Ryan Reynolds Makes Winnie-The-Pooh Parody After Public Domain Day


With Winnie-the-Pooh now in the public domain, Ryan Reynolds was quick to feature the beloved character in a new parody video as part of an ad.

Ryan Reynolds releases a hilarious Winnie-the-Pooh parody video following this year’s Public Domain Day. January 1st, a day commonly recognized each year as Public Domain Day, sees works of art that were previously protected by copyright law enter the public domain. Last year, for example, 1925’s The Great Gatsby entered the public domain on January 1st. Copyright laws differ depending on the country (and depending on the specific author and type of work in question, in many cases), but works generally enter the public domain 95 years following their original date of publishing.

Published in 1926 by author A. A. Milne, Winnie-the-Pooh has now officially been published more than 95 years, meaning it entered the public domain on January 1st of this year. Essentially, this means that characters featured in Winnie-the-Pooh can now be used by anyone, including companies and brands, without having to obtain any permission or make any payments to Disney, the previous owner. As one of Disney’s most lucrative franchises, the passing of Winnie-the-Pooh into the public domain marks a significant loss for the company, which has a history of attempting to elongate the copyright status of many works in its catalog.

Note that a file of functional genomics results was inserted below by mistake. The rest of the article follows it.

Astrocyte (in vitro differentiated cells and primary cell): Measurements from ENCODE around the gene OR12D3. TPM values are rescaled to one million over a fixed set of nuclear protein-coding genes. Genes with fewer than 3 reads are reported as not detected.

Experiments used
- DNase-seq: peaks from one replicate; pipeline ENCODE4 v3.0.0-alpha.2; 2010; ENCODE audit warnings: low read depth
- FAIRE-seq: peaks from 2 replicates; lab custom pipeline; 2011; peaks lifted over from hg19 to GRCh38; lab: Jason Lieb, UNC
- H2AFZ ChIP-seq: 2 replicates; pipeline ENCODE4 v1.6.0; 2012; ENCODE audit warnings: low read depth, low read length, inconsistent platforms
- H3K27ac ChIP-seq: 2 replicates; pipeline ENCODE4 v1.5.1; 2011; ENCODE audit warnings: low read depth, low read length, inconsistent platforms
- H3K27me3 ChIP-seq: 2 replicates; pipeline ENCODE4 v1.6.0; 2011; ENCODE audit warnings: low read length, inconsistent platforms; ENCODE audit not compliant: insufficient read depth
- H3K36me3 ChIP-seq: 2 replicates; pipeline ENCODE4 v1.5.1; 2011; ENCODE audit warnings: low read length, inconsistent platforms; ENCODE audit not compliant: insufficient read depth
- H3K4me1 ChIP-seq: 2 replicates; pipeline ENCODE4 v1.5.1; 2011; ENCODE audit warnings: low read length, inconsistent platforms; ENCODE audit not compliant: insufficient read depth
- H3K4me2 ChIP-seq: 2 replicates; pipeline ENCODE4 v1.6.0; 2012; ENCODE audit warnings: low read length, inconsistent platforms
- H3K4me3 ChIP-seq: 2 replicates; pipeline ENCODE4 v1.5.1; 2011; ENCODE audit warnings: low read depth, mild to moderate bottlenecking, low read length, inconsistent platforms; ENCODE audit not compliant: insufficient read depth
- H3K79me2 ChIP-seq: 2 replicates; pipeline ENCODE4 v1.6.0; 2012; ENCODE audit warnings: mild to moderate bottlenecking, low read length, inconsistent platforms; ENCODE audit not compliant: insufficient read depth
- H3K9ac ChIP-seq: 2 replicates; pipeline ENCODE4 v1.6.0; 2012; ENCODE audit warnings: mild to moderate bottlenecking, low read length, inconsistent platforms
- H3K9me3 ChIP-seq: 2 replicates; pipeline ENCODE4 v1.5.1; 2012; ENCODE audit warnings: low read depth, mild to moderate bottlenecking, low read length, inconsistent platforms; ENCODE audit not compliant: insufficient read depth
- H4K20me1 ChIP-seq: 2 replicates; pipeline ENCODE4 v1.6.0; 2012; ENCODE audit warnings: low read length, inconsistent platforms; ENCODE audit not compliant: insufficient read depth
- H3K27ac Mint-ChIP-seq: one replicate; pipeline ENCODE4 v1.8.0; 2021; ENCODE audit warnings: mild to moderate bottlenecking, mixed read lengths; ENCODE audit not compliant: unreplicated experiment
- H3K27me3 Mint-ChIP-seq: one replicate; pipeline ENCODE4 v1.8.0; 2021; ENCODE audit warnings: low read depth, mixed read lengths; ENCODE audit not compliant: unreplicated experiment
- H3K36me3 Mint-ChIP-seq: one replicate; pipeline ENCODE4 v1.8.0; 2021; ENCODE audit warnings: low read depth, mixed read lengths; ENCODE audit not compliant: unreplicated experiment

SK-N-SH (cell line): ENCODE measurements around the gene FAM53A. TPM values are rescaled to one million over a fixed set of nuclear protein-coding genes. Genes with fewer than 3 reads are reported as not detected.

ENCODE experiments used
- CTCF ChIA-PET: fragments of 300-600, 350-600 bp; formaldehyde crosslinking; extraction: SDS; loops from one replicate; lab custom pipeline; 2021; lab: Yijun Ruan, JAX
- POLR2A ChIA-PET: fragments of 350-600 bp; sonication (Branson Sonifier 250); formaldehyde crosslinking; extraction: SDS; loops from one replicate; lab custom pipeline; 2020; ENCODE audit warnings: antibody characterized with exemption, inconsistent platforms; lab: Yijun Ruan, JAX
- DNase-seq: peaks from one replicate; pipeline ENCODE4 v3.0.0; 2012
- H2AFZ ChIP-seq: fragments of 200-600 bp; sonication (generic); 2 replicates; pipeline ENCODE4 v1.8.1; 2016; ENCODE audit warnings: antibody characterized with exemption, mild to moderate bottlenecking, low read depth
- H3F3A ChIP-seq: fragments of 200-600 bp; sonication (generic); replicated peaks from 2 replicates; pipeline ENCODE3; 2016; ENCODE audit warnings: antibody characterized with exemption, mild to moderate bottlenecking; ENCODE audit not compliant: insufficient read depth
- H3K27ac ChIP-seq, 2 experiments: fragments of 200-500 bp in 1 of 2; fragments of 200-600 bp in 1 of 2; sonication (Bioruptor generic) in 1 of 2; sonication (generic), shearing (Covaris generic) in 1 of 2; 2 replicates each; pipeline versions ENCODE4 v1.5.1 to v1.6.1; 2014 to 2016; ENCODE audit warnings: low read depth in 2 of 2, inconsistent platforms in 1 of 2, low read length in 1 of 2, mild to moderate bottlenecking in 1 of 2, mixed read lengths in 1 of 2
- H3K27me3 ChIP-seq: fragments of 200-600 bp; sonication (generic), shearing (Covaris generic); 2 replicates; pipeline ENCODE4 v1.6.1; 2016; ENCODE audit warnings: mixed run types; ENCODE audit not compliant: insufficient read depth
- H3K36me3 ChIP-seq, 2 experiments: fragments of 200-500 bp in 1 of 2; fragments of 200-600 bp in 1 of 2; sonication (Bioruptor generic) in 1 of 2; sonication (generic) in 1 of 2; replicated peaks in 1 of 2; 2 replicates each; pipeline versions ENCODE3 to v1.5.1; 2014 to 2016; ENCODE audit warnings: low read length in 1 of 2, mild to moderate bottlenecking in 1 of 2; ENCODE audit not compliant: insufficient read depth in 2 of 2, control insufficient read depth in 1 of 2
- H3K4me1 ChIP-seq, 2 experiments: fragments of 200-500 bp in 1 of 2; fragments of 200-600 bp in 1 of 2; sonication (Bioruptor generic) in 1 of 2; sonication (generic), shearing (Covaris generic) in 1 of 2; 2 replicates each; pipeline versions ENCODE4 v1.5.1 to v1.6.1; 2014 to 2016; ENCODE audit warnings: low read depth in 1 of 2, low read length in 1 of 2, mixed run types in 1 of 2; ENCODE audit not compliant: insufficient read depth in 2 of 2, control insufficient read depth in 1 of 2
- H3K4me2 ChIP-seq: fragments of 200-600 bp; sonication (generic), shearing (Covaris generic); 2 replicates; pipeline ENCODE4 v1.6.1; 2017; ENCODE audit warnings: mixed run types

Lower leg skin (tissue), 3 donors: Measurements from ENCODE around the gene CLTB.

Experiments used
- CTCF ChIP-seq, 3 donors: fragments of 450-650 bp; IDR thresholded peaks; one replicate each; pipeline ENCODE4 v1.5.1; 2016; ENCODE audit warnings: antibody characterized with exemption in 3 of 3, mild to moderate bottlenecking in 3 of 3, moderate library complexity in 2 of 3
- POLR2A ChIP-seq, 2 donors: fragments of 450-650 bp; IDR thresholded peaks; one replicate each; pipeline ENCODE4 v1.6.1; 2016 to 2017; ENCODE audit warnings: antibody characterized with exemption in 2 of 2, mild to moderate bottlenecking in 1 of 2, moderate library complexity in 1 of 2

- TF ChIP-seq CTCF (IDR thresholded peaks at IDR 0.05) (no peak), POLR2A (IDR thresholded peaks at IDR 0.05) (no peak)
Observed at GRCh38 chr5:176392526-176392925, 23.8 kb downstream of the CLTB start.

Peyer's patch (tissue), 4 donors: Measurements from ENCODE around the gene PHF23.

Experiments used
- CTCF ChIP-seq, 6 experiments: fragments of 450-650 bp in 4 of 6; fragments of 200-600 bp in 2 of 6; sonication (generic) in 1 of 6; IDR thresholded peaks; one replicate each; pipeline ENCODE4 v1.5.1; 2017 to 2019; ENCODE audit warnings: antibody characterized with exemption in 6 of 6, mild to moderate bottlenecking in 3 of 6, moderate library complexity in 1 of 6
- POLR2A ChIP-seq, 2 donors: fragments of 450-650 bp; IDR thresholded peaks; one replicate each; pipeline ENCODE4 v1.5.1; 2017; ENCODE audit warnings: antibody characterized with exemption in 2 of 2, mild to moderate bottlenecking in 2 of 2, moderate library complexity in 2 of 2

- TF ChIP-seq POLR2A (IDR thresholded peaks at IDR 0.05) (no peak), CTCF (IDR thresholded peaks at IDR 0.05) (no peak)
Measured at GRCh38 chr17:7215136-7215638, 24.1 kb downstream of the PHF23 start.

Related: Why Winnie-the-Pooh is BANNED In China

To commemorate Winnie-the-Pooh entering the public domain, Ryan Reynolds has released a funny parody video of the character as part of a new advertisement collaboration with Mint Mobile. The video features Reynolds narrating a parody book, hilariously dubbed “Winnie-the-Screwed,” which follows the titular character as he finds himself faced with a massive phone bill and then seeking help from Christopher Robin. Check out the full video below:

As Winnie-the-Pooh is now part of the public domain, brands like Mint Mobile are free to use the character for commercial purposes. The ad cleverly repurposes several original illustrations from the book to suit the parody story, with one even featuring Christopher Robin reading from a piece of paper (which said “Jam” in the original book) that has been edited to advertise three free months of service to new customers. The ad features Reynolds’ signature sense of humor and concludes with him joking about receiving a cease and desist letter should he have misinterpreted copyright law regarding Winnie-the-Pooh‘s status in the public domain.

Public Domain Day opens up a host of new works of art for public use, something that many brands are sure to capitalize on. Winnie-the-Pooh was – and still is – an important and influential book for many children growing up, something that Mint Mobile is clearly trying to capitalize on and use to build trust with potential customers. Interestingly, Bambi, A Life In The Woods also entered the public domain on January 1st, meaning Winnie-the-Pooh isn’t the only beloved character that Ryan Reynolds can now parody.

More: Characters That Should Be Public Domain (If It Wasn’t For Disney)

Source: Ryan Reynolds/ YouTube

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